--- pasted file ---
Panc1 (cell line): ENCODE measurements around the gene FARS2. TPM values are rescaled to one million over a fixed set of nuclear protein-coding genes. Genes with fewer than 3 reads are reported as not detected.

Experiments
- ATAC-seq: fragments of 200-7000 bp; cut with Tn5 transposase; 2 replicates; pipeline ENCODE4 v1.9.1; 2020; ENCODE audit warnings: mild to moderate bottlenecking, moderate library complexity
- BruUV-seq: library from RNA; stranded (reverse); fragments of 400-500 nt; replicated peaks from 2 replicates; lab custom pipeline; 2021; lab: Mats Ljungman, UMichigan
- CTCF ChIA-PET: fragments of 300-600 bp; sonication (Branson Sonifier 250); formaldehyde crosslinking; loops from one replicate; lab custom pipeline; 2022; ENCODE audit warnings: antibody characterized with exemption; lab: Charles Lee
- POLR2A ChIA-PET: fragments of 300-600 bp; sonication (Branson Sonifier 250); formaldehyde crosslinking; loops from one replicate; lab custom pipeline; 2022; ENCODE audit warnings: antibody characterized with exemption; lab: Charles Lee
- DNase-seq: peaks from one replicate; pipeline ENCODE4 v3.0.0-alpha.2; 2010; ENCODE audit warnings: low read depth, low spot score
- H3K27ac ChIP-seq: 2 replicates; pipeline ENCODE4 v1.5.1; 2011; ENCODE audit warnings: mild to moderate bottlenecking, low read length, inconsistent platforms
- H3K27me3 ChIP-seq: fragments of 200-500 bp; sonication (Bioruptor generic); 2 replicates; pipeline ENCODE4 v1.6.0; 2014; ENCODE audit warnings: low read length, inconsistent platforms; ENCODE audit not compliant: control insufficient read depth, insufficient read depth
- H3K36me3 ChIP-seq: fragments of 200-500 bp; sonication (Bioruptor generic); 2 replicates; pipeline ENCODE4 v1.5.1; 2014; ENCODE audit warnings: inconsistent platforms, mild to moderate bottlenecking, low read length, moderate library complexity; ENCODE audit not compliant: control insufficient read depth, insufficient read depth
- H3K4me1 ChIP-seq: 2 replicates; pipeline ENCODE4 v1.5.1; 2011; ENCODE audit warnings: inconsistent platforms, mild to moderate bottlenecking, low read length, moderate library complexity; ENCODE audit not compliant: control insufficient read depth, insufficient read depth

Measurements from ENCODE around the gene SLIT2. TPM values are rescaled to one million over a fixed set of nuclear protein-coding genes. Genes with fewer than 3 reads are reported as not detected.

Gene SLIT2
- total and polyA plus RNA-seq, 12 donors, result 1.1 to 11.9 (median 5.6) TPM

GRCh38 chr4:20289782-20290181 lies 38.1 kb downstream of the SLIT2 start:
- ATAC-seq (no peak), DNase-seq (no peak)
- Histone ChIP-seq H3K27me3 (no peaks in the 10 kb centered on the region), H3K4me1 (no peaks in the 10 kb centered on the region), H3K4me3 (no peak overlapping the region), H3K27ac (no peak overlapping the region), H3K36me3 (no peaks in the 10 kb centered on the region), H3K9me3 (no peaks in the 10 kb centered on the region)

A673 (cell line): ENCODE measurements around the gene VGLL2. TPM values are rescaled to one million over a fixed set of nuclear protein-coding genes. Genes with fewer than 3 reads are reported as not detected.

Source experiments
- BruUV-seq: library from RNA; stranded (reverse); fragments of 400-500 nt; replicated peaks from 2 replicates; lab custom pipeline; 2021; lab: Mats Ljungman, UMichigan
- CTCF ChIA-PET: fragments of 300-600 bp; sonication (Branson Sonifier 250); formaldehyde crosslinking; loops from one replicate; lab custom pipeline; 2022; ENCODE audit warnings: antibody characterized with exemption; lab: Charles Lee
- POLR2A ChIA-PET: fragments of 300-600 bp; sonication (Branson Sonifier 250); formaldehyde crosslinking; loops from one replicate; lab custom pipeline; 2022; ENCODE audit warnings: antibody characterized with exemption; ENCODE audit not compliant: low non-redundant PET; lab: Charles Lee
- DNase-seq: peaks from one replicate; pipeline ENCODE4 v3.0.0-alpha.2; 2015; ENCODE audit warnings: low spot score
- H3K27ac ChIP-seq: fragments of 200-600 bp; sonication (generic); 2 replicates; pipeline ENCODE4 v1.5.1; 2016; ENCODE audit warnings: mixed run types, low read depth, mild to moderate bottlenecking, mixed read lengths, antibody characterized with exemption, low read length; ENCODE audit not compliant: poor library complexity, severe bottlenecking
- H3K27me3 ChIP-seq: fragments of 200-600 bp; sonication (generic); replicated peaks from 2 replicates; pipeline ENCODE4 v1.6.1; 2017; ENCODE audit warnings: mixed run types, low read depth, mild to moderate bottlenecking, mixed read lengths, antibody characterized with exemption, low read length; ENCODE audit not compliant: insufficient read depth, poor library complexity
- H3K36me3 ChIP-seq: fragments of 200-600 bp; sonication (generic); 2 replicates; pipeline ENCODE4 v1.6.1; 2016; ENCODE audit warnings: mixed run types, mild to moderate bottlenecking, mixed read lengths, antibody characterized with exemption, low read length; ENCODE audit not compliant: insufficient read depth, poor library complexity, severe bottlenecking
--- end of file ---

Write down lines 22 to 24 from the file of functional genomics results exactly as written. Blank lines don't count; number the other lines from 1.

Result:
- POLR2A ChIA-PET: fragments of 300-600 bp; sonication (Branson Sonifier 250); formaldehyde crosslinking; loops from one replicate; lab custom pipeline; 2022; ENCODE audit warnings: antibody characterized with exemption; ENCODE audit not compliant: low non-redundant PET; lab: Charles Lee
- DNase-seq: peaks from one replicate; pipeline ENCODE4 v3.0.0-alpha.2; 2015; ENCODE audit warnings: low spot score
- H3K27ac ChIP-seq: fragments of 200-600 bp; sonication (generic); 2 replicates; pipeline ENCODE4 v1.5.1; 2016; ENCODE audit warnings: mixed run types, low read depth, mild to moderate bottlenecking, mixed read lengths, antibody characterized with exemption, low read length; ENCODE audit not compliant: poor library complexity, severe bottlenecking